University Challenge – Round 2 – Match 7 Merton, Oxford v. Queens’, Cambridge
Another Oxbridge match. Last week it was the Oxford team that prevailed. However this always looked like a close match on paper. Merton were represented by an unchanged team of Tim Coleman, Verity Parkinson, Kim Al-Hourani and captain Tom Hudson. However there was a change to the Queens’ team, as Mark Jackson ,Simon Wallace and David Webster were joined by new skipper William Belfield.
A very impressive buzz from new skipper, William Belfield of Queens’ took the first starter, when he identified the American savant used as the inspiration for the film Rain Man. Bonuses on forgetting were more difficult, and they took the one. Mark Jackson of Queens’ allowed JP to finish asking the next starter, but he knew that the question was referring to Notre Dame in Paris. The bonuses on forums brought my favourite slip of the series, when Queens’ answered Davros when they meant the resort Davos. Still, no one should be exterminated for that. No bonuses were taken. Kim Al – Hourani buzzed too early on the next on artificial sweeteners. Still, Queens’ didn’t know it. Simon Wallace took the next starter knowing the painter required was Picasso. William Belfield buzzed in too early on the next starter, wrongly identifying the lizard sharing its name with a god to whom children were sacrificed as Baal. It was Moloch. Tim Coleman of Merton wiped out their deficit knowing that it was that well known anagram of toilets – T.S.Eliot – who redeived the 1948 Nobel prize for Literature. Their bonuses were on group 11 of the Periodic Table, and they took all 3. Which all goes to show that you can afford to let some of the starters go if you can take all of your bonuses. Mark Jackson was in quickly on a good picture starter to say that the footballer represented with two kits of clubs he’d played for was Ashley Cole with Arsenal and Chelsea. Three bonuses followed with more of the same, but Mo Johnstone restricted them to 2 . Mark Jackson was having a very good game so far, and he buzzed in with the next starter, recognising a definition of intelligence. European region and the countries they belong to gave Queens’ difficulty, and they only took one. You have to say that at the 10 minute mark, Queens’ might well have had quite a bit more to show for their dominance than the 70 – 20 lead they enjoyed.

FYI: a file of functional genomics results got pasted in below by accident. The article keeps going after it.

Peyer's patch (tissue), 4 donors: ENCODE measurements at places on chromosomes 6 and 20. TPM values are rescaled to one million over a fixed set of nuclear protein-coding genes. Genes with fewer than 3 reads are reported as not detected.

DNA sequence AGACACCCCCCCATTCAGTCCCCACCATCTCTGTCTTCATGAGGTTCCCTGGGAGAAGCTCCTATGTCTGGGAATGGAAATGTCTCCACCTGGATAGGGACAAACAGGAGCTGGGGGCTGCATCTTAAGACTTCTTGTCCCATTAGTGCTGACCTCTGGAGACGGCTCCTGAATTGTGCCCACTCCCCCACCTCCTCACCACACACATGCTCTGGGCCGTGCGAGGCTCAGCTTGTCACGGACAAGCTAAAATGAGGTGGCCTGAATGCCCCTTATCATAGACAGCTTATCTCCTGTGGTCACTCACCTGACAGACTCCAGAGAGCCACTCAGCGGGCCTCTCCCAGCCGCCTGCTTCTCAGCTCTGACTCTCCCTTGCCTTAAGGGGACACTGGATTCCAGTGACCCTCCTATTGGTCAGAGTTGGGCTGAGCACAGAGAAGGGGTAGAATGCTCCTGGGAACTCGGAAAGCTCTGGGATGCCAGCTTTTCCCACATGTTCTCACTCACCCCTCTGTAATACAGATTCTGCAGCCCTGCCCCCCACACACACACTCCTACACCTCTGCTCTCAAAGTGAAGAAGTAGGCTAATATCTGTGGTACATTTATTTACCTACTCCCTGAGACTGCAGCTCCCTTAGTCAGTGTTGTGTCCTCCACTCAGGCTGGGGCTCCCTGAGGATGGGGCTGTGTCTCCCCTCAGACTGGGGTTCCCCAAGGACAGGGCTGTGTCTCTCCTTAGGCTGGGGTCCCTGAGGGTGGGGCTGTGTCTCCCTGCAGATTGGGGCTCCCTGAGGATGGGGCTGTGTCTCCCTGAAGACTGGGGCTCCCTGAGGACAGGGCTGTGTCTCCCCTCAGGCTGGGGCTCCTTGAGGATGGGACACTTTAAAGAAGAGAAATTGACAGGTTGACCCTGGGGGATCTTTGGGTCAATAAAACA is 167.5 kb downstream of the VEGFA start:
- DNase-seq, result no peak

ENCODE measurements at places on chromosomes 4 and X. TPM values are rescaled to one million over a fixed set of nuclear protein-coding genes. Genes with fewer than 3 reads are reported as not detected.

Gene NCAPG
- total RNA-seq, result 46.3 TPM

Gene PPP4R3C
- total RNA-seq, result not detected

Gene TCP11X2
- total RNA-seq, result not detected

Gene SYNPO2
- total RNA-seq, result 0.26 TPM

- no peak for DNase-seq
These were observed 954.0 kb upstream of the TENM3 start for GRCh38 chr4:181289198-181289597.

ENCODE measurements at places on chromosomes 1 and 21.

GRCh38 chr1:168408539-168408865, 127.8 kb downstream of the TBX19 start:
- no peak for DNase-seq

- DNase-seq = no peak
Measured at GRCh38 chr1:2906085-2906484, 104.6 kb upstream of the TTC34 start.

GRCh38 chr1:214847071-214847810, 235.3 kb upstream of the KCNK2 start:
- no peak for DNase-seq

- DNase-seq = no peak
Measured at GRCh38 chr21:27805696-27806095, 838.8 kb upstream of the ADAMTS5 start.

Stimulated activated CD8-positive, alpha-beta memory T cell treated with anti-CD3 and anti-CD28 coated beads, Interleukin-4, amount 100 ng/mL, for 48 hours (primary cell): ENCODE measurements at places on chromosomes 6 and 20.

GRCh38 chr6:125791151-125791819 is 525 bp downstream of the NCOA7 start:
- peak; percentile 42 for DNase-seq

I got a Maths question right ! For all the bamboozling detail abut squares and cubes of I when I is minus 1 etc. I saw through it and shouted that it was one. Skipper Tom Hudson of Merton looked like he heard me, as he got it. 2 bonuses followed. Then Miss Al-Hourani identified the poet Khalil Ghibran. Cue beatific smile from Jeremy, and more of that a little later on. Pairs of 10 letter anagrams followed, and only the last pair – decimation and medication fell to them. Still, the gap was closing nicely, down to a mere 15 now. Cue, perhaps for a Mark Jackson starter, and he didn’t disappoint, buzzing in smartly to identify The Isle of Man to be part of the subject of a 13th century treaty between Scotland and Norway. Bonuses on philosophers caused a few wrinkled brows behind the Queens’ table, but they still managed to take one of them. The music starter followed. Tim Coleman of Merton recognised an excerpt from Die Fledermaus – a good shout that. Bonuses were a little harder to come by, and they didn’t know any of the excerpts that followed. Again, the gap was down to easily manageable proportions, so again Mark Jackson stepped up with an early buzz, making the connection between mole – little furry feller, and mole – little birthmarky feller. A set of bonuses on Economic theorems didn’t offer a great amount, and Queens’ had no change from them at all. Still time for a couple of starters before we moved past the 20 minute mark, and the next was again taken by the Talented Mr. Jackson, who knew that Rimsky Korsakov worked on Mussorgsky’s stuff after his death. This brought up a set of bonuses on ceramics. These were no more to Queens’ liking than the previous set. Verity Parkinson of Merton knew that according to Shakespeare it is Life that is but a walking shadow. A nice smile for Miss P. here as well, since our Jeremy does love someone who knows their Shakespeare. A set of bonuses on the French Revolution offered them a chance to narrow the gap again, and they duly took a pair of them to bring it back down to 20. Time for one more starter before the 20 minute mark, and a rush of blood to the head saw Tom Hudson buzzing early to suggest that Darwin had a career in the Merchant Navy before becoming a writer and a naturalised British citizen. Joseph Conrad, I’m afraid. Still, even allowing for that, Merton were keeping themselves in the contest, although Queens’ led by 105 to 80.